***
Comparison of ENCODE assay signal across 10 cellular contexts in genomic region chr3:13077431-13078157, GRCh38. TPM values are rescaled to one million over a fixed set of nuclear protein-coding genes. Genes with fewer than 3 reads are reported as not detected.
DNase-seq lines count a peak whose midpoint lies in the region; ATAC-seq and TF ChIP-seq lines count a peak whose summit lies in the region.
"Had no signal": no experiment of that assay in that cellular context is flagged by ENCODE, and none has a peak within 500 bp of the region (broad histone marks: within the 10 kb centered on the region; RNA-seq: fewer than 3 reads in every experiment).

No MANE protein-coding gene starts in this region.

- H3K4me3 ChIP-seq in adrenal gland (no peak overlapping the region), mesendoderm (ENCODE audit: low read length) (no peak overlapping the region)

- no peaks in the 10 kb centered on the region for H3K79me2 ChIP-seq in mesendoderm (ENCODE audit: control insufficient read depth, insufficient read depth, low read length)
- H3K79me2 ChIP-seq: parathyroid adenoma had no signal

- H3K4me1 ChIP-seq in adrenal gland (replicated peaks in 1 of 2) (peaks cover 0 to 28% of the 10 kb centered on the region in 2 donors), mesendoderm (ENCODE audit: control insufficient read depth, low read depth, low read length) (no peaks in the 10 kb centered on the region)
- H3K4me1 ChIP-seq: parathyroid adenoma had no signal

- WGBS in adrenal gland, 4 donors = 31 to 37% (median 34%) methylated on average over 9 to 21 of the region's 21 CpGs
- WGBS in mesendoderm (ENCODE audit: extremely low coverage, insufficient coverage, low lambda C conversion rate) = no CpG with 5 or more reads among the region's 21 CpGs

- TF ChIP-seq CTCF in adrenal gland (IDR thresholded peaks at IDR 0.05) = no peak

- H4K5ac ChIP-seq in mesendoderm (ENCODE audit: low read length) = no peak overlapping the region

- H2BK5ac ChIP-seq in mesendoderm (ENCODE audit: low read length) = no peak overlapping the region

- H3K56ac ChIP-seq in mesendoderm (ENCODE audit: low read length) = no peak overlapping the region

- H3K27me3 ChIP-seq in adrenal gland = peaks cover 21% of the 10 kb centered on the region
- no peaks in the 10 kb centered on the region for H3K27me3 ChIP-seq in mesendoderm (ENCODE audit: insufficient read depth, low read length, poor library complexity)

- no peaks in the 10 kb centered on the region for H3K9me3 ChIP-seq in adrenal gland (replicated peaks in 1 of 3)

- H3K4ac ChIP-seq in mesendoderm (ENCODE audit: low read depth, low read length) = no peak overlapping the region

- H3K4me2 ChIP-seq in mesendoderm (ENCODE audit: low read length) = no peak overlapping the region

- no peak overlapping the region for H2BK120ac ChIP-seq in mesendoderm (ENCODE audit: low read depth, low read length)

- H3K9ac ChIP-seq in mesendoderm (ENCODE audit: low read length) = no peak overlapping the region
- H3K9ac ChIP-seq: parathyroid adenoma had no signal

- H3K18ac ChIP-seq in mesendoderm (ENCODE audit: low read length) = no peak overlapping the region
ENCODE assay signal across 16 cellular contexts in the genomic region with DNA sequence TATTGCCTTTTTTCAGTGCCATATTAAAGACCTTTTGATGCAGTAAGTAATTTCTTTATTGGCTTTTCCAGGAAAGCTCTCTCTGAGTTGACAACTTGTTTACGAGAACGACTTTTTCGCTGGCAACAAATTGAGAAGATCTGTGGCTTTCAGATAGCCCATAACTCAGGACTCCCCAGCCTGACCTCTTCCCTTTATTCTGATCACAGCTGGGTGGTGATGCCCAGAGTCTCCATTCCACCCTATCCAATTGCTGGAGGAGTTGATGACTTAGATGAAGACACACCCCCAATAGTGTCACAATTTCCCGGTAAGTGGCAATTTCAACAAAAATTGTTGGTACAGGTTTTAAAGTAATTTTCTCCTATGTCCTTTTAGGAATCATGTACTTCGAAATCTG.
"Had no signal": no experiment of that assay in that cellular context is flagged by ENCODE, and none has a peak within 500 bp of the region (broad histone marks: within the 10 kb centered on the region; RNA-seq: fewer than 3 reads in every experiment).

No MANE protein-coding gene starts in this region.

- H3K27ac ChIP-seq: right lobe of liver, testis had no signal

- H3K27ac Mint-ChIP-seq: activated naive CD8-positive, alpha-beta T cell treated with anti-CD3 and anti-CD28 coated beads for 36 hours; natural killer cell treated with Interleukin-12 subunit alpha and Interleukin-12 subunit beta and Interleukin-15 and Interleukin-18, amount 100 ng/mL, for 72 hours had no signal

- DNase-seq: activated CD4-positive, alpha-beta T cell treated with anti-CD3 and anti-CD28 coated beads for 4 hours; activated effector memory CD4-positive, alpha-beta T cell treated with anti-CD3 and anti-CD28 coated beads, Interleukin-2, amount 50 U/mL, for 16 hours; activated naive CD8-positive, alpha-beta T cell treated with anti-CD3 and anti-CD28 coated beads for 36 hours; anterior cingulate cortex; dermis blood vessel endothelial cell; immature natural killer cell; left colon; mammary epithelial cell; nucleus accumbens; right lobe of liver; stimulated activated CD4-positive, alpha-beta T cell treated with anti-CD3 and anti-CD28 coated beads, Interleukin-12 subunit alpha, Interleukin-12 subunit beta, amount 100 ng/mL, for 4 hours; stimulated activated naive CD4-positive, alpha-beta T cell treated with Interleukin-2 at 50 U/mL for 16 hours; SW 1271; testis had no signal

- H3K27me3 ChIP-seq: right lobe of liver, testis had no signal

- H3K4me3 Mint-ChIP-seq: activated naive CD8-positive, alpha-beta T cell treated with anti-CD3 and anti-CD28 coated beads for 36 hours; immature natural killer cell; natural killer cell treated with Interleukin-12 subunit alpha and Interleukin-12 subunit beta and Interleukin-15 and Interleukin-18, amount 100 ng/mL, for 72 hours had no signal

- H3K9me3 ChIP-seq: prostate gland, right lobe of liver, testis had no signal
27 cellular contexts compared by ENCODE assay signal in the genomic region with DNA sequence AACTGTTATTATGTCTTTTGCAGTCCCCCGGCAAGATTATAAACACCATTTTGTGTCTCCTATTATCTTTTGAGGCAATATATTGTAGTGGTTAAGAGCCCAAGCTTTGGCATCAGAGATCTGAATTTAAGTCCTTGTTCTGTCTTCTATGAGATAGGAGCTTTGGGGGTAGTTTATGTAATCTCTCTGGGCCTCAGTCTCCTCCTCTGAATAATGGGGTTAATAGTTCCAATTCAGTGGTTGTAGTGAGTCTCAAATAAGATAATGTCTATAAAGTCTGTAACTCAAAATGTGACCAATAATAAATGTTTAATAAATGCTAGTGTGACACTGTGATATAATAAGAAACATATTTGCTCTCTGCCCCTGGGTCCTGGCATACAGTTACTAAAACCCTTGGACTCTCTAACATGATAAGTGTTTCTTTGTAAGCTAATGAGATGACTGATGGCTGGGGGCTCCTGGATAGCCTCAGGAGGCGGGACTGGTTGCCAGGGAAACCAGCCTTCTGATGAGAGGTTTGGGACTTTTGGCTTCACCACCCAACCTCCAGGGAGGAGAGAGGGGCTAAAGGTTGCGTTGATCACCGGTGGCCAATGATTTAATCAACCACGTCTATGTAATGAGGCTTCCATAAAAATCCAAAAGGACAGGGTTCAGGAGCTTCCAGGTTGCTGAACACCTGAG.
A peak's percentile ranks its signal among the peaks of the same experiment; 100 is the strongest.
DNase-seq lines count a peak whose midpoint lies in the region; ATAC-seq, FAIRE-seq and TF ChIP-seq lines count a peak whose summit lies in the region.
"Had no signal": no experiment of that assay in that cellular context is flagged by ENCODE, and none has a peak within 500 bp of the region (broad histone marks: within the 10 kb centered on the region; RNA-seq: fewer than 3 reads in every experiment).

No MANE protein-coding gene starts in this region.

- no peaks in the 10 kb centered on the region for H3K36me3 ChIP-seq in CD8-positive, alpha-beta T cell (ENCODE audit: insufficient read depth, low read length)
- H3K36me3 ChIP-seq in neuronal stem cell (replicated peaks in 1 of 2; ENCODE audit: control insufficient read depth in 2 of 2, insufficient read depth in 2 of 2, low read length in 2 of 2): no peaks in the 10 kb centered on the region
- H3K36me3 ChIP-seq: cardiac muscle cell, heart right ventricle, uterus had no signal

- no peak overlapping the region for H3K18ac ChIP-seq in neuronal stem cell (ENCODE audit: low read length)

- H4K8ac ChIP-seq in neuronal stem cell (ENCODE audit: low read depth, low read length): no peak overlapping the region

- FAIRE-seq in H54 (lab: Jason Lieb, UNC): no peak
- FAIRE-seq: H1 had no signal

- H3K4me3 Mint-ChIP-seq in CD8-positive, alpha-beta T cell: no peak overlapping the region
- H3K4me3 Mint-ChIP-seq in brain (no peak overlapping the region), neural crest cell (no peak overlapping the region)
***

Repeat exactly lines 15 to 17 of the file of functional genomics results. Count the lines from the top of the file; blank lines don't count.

- H3K56ac ChIP-seq in mesendoderm (ENCODE audit: low read length) = no peak overlapping the region

- H3K27me3 ChIP-seq in adrenal gland = peaks cover 21% of the 10 kb centered on the region
- no peaks in the 10 kb centered on the region for H3K27me3 ChIP-seq in mesendoderm (ENCODE audit: insufficient read depth, low read length, poor library complexity)